Today I want to share with you the extreme case of HDR editing.
Point Wolf Covered Bridge
At the very end of the last summer, I went to driving trip to the Atlantic Coast where I visited Maine, New Brunswick and Prince Edward Island.
In New Brunswick, while visiting Fundy National Park, I discovered Point Wolf Covered Bridge.
There is no lights inside, only 2 windows on each side of the bridge. But even with both windows open it was very dark inside. Every time car approached the bridge it would stop because it was impossible to see if somebody was inside.
When I was inside the bridge looking through the window in the direction of Bay of Fundy I realized that it would be a perfect opportunity to photograph the scene with the extreme dynamic range.
Due to the limitations of my Sony A6000 I only took 3 bracketed shots with 3EV intervals. I knew I could take 2 series of 3 shots, but I decided to test if it was possible to use only 3 exposures.
I took 3 bracketed shots on a tripod with the following setting:
- 0.5 s, f/8, 14mm, ISO100
- 1/15 s, f/8, 14mm, ISO100
- 1/125 s, f/8, 14mm, ISO100
When got home I analyzed the photos of the Point Wolf Covered Bridge I discovered that the dynamic range of the scene was extreme, 27EV (stops). The Dynamic Range of Sony A6000 sensor is 13 EV which makes it less than half.
After I imported 3 bracketed shots into Lightroom I decided to test various HDR tools and techniques to see which works the best for this particular extreme case.
I started with Photomatix. I select 3 images in Lightroom and using command Edit > Photomatix Pro I sent them to Photomatix.
Below is the result of HDR merging in Photomatix:
In Photomatix, I used Tone Mapping for the Process and Detail Enhancer for the Method with the following edit values:
Next, I used Lightroom HDR module to merge 3 images for HDR. When brand new HDR image in DNG format was automatically imported to Lightroom I used Lightroom Rapid Editing applying Natural preset first and then TOOLKIT adjustments.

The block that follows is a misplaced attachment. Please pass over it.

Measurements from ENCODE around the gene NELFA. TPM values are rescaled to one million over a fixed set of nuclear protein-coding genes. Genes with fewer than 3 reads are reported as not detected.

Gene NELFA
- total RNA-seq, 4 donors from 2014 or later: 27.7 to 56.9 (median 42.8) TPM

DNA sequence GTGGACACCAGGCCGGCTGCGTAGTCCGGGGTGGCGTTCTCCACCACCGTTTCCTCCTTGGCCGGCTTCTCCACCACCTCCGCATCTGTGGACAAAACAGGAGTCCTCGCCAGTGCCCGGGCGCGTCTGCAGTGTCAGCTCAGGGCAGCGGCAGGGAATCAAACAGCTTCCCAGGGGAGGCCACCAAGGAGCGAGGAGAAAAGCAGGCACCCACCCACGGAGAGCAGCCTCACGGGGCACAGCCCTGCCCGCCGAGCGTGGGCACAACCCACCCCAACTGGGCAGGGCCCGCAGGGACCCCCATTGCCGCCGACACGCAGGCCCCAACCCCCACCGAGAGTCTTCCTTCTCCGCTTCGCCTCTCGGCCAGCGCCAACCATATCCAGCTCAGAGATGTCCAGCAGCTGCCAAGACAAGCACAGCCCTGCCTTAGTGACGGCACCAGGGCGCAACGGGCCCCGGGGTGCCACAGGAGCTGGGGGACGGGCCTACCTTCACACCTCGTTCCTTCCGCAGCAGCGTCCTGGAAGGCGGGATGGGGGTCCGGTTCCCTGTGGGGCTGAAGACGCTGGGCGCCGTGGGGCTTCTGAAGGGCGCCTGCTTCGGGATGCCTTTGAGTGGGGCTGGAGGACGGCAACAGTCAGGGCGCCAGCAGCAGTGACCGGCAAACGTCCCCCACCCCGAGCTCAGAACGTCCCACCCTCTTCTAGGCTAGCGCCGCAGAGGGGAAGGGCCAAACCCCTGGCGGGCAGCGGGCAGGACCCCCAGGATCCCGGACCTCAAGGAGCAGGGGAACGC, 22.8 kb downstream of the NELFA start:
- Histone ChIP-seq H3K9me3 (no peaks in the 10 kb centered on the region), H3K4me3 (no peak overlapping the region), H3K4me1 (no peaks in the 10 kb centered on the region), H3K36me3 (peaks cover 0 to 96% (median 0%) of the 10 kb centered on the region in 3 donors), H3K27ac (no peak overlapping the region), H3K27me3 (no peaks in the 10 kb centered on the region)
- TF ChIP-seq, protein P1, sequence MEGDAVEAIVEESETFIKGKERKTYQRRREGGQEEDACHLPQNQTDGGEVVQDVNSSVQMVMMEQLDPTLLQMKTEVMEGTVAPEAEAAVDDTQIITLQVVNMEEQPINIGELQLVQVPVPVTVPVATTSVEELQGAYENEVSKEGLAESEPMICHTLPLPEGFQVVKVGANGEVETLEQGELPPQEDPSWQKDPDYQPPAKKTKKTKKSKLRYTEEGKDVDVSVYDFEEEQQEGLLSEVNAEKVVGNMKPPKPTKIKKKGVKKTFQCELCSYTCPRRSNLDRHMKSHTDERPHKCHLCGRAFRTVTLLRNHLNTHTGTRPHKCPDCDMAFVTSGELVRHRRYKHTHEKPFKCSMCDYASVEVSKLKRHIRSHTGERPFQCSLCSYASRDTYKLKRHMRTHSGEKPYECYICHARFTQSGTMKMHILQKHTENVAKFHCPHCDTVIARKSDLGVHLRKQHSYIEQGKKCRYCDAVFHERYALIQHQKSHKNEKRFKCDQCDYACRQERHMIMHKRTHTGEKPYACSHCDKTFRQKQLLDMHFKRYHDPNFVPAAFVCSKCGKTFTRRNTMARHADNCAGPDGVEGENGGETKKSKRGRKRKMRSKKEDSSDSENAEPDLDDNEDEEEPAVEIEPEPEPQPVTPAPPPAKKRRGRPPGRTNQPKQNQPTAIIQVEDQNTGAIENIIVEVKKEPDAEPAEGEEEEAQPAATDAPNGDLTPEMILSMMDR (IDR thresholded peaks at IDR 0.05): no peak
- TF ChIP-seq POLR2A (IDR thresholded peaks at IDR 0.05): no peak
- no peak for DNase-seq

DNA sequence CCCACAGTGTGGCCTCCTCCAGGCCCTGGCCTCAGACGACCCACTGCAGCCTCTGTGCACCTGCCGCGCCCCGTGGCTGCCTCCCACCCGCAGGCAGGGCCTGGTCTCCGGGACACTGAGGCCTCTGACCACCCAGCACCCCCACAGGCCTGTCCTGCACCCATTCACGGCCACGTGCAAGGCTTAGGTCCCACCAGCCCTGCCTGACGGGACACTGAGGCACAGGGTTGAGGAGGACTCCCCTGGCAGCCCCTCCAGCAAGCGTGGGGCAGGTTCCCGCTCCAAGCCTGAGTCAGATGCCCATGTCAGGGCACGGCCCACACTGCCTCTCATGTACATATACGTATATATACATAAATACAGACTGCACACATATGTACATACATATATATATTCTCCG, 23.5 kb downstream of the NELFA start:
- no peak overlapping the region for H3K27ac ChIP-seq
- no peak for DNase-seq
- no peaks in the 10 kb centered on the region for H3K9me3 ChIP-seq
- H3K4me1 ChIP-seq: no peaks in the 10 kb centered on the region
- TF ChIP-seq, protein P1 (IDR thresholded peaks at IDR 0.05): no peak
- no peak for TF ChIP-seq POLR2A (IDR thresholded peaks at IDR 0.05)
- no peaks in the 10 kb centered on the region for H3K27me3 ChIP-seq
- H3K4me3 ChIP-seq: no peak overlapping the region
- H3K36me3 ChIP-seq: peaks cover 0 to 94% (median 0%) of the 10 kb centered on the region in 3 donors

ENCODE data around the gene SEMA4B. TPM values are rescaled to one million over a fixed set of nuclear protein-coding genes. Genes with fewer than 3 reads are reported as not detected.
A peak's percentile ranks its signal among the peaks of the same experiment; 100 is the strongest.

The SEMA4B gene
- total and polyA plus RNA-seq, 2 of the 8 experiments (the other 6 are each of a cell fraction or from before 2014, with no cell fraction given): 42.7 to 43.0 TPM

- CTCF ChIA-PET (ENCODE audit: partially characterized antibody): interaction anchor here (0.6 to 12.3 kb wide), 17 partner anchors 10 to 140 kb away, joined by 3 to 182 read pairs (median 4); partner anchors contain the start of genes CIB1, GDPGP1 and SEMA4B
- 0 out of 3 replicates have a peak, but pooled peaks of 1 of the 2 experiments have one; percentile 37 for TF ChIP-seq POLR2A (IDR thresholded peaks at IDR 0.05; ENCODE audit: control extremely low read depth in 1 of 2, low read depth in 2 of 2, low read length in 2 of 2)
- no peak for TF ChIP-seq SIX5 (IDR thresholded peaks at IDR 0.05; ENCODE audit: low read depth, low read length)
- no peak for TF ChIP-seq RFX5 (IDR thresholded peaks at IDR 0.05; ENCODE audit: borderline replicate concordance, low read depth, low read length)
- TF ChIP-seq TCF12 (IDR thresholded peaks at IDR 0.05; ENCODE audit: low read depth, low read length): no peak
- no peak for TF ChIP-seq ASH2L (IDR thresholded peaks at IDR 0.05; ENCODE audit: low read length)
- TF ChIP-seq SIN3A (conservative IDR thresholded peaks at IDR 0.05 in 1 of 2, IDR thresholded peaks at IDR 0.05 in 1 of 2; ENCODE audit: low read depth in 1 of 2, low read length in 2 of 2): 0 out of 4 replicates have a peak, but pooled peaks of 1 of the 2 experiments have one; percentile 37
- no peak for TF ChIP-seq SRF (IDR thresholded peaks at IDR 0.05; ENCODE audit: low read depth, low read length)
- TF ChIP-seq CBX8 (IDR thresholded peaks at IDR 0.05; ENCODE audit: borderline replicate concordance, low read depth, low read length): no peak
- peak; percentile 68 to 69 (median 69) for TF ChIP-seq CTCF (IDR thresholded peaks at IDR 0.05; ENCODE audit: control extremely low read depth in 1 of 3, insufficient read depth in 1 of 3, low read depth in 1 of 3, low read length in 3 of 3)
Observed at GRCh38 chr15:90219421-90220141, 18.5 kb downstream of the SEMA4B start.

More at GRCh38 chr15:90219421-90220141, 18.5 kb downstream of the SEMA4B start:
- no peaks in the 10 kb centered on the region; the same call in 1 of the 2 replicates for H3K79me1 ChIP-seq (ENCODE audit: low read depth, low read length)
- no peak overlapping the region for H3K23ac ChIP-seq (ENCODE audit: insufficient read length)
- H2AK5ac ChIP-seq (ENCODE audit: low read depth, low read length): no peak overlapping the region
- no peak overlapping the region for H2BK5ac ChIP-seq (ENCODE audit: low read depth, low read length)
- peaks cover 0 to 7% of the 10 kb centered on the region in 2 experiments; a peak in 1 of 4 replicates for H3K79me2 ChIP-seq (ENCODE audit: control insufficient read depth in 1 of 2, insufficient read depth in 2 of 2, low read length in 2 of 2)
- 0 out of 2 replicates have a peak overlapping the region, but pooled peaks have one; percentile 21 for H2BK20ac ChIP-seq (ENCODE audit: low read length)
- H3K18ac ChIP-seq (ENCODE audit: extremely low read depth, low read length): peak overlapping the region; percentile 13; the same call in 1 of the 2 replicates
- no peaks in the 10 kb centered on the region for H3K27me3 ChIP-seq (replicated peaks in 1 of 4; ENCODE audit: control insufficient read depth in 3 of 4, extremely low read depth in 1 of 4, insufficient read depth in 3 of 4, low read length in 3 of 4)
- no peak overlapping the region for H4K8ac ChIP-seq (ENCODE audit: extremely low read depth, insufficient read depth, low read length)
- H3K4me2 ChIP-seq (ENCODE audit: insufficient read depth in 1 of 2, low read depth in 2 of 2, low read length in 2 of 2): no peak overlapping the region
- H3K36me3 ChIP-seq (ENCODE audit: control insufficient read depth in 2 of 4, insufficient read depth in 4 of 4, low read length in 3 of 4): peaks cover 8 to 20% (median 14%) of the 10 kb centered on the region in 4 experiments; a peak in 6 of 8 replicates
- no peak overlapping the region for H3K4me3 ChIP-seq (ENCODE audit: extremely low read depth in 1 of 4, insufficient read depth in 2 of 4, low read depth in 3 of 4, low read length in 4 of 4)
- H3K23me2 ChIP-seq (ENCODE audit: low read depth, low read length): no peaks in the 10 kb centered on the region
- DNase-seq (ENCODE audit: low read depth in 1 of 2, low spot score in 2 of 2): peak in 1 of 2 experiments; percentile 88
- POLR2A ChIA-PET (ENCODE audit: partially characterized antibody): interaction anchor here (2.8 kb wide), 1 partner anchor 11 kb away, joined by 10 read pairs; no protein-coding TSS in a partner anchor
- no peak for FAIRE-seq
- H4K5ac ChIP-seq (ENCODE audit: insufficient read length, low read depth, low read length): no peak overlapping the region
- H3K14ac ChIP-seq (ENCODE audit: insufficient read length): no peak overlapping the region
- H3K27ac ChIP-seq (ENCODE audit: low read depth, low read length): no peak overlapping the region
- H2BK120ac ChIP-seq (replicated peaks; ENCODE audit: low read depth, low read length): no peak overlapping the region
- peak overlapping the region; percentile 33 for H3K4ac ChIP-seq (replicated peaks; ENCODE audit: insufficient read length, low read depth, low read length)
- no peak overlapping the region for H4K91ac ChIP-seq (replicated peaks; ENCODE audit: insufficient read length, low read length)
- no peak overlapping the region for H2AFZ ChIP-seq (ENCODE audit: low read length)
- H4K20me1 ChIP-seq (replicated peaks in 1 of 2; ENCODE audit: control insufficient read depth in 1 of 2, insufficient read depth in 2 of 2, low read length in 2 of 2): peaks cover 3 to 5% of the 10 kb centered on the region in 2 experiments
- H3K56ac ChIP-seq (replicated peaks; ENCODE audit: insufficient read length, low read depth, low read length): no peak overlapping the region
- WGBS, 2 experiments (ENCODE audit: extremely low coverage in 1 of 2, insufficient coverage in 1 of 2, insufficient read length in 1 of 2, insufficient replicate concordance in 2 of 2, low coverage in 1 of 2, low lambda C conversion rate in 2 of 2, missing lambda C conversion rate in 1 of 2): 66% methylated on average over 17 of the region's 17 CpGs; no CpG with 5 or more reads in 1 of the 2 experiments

Lightroom Editing Formula: Natural (2, 9, 17, 32, 38)
Luminosity Blending in Photoshop
At this point, I had 2 different HDR version of the same scene, but I was not completely satisfied with the result.
I decided to give it another shot using Luminosity Blending in Photoshop. Digital Blending with the Luminosity Masks is the advanced editing technique where you blend multiple images in Photoshop with the help of transparency masks (for more details check my Review: “The Art of Digital Blending”).
Blow is the result of Luminosity Blending:
The final Layer Palette in Photoshop:
My favorite technique for producing natural looking HDR images is HDR blending in HDR Merge module of Lightroom. It is the fastest and most straight forward process, plus it works well with Lightroom Rapid Editing System.
But in some extreme cases, like the photo from today’s case study, the Luminosity Blending in Photoshop is the only way to produce a clean and well-balanced image. Even though the Luminosity Blending is the most complex and time-consuming technique, it gives us full control over every aspect of HDR blending.
Deconstructing Featured Photo
Camera: Sony a6000
Lens: Sony 10-18mm
Focal Length: 14mm
Bracketing: 3 shots (-3; 0, +2)
Tripod: FEISOL Tournament CT-3442
Ballhead: FEISOL CB-40D
Processing: Luminosity Blending in Photoshop
Lightroom: import, tagging, export to Photosho as Layers
Photoshop: I opened 3 bracketed photos directly in Photoshop and placed each image on separate layer. Then, I used luminosity masking techniques to blend everything together.
- Topaz DeNoise was used to reduce digital noise everywhere.
- Topaz Detail was used to enhance details everywhere.